Maori trust hit by massive costs bill
A Maori trust deep in negotiations with the Crown to settle Treaty of Waitangi claims has been hit by a court order for costs of more than half a million dollars.
The Ngai Tai Ki Tamaki tribal trust has been engaged in litigation the past eight years after squabbling led to the High Court appointing an administrator and later the trust ousting the administrator and contesting expenses he claimed.
On June 21 the Court of Appeal struck out a challenge to an order Mark Stevens, the appointed administrator of the trust between 2004 and 2009, should be paid $240,632. The Court of Appeal ruling also upheld a determination $374,615 in professional expenses incurred by Stevens while running the trust should also be paid.
The ruling catalogues a "state of disharmony" within the trust dating back to 1994 whereby two factions duelled for control. This state of affairs culminated in a 2004 decision by the High Court to appoint Stevens, not a trust member, as sole interim trustee.
Stevens still faced challenges, however, and an early High Court ruling on the case notes: "On occasions Mr Stevens has had to endure communications from those who opposed his stewardship that were both obscene and insulting." The judges dismissed claims from the trust that Stevens had overcharged, kept inadequate accounts and been dishonest in his administration.
The trust was caught up in allegations and counter-allegations of fraud earlier this year after a Sunday Star-Times investigation revealed Auckland businessman Daniel Kao had raised millions of dollars from the local Chinese community in 2005 with a plan to buy city landmark Hamlin's Hill off the trust.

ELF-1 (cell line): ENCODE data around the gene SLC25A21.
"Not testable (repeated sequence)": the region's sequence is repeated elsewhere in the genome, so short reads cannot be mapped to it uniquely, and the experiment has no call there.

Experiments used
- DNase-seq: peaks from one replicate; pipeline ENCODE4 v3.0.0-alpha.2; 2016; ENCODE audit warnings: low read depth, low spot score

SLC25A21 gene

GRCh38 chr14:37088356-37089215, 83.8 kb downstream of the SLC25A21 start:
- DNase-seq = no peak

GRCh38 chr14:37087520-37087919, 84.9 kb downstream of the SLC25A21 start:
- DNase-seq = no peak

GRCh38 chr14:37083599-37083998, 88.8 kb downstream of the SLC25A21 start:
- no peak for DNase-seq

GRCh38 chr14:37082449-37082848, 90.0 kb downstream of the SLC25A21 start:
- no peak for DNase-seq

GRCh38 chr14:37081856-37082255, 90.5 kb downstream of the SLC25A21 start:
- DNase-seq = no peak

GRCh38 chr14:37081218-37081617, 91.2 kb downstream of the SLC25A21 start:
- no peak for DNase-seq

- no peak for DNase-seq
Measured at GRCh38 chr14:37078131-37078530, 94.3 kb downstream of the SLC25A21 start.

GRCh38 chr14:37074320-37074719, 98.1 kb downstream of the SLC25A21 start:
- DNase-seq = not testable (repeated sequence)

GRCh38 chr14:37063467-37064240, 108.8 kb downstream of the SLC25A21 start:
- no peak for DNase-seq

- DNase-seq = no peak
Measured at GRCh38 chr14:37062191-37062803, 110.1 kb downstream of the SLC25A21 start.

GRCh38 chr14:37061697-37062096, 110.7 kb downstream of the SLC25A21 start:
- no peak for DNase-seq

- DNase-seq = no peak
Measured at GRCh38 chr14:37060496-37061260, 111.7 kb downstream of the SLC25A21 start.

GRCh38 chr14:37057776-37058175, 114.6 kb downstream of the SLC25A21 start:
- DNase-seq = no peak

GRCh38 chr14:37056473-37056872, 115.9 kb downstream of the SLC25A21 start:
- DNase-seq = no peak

Kao claimed the trust, then headed by Stevens, held $2 million of his investors' money and would transfer ownership of the Mt Wellington hill once it was secured as part of Treaty of Waitangi settlements.
But Stevens, and the new board of trustees appointed in 2009, vehemently denied receiving the $2 million and were incredulous at the suggestion they would sell a hill they did not own.
The trust's lawyer, Kitt Littlejohn, representing the current trustees, did not return Sunday Star-Times calls.
According to the Court of Appeal judgment, Stevens was hospitalised following a stroke in June 2009 and the following year bankrupted over unpaid tax debts.
The judgment puts further pressures on the troubled trust. The claim by Stevens is flagged as a contingent liability in accounts for the year to March 31, 2011, and notes by auditors said: "The realisation of these contingent liabilities may affect the Trust as a going concern."
For the year covered by the accounts the trust ran a $55,015 deficit and liabilities exceeded assets by $283,554. Overdue taxes and penalties, totalling $162,536, owing to the Inland Revenue Department were settled with a $25,000 payment and the remainder being written off.
The trust signed an agreement to settle Treaty claims with the Crown in November, indicating the Government would pay $11.5 million. It is understood final negotiations are ongoing.
- © Fairfax NZ News
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